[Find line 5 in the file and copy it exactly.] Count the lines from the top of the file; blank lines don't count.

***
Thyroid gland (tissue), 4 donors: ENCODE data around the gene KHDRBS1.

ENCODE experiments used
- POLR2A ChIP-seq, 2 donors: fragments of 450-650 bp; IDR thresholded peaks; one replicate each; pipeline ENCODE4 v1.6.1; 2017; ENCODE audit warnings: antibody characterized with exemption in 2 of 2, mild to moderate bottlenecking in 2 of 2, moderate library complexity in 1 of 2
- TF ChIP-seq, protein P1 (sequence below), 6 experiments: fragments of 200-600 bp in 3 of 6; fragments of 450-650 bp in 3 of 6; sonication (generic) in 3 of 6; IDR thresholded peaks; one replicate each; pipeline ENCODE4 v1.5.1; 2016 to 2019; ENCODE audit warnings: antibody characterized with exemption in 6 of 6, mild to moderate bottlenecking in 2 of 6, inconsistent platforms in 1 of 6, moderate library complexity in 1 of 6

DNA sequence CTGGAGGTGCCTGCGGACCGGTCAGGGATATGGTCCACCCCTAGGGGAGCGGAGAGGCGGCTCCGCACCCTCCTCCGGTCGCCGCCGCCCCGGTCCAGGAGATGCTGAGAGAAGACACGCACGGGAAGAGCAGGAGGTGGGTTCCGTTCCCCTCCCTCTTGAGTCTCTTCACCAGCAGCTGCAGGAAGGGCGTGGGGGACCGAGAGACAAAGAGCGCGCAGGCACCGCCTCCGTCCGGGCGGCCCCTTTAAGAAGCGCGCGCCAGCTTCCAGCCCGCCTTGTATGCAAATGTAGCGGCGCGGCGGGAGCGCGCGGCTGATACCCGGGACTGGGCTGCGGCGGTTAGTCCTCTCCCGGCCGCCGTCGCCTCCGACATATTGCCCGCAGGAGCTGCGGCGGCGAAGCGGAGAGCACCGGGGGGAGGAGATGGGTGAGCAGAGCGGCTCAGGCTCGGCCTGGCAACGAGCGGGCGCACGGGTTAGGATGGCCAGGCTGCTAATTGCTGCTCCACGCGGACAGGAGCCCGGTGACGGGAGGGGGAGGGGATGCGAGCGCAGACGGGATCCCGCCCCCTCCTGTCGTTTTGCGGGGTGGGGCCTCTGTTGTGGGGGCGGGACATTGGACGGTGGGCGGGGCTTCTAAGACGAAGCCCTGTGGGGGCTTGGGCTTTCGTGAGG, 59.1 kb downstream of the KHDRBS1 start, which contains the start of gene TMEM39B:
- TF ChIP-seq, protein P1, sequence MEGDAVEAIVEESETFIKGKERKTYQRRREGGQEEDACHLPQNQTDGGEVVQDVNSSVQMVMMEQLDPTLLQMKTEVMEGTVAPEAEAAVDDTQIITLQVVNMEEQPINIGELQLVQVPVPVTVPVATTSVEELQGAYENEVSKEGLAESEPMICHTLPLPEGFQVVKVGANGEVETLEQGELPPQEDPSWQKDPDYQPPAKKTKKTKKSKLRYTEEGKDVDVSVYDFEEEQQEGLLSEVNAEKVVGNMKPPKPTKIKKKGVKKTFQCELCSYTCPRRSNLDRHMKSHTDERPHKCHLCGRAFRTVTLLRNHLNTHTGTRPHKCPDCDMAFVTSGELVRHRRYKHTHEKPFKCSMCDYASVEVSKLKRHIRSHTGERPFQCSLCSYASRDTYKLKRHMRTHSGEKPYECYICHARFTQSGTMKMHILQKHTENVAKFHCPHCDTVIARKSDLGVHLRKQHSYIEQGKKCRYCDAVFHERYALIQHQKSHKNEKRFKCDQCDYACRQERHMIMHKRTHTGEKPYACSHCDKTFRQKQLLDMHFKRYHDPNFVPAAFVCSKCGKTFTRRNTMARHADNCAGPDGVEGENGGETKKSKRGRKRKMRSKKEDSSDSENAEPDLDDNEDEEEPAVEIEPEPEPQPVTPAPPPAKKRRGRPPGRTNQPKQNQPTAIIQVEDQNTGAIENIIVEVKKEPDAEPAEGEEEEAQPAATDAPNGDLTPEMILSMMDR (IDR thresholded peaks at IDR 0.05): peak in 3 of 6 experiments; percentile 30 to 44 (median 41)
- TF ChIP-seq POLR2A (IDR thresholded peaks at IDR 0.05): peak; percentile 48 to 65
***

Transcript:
DNA sequence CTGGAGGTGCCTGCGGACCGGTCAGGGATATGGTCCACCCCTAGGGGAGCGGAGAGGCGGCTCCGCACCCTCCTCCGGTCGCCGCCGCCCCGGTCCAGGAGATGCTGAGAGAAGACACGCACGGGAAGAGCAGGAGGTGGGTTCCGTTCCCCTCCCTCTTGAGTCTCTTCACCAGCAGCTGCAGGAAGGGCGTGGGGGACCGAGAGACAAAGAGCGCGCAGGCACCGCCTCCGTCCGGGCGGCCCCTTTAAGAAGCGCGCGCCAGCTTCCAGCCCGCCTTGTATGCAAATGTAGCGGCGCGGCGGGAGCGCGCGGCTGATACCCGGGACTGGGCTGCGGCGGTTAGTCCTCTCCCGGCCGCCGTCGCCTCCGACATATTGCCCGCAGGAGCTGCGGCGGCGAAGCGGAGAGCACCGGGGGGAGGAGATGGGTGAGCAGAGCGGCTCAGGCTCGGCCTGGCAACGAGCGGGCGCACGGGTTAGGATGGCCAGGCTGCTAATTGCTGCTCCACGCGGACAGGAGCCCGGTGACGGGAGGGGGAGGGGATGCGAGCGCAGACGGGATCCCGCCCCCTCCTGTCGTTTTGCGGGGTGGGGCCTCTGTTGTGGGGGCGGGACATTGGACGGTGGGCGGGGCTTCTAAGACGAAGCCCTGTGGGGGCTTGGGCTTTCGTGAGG, 59.1 kb downstream of the KHDRBS1 start, which contains the start of gene TMEM39B: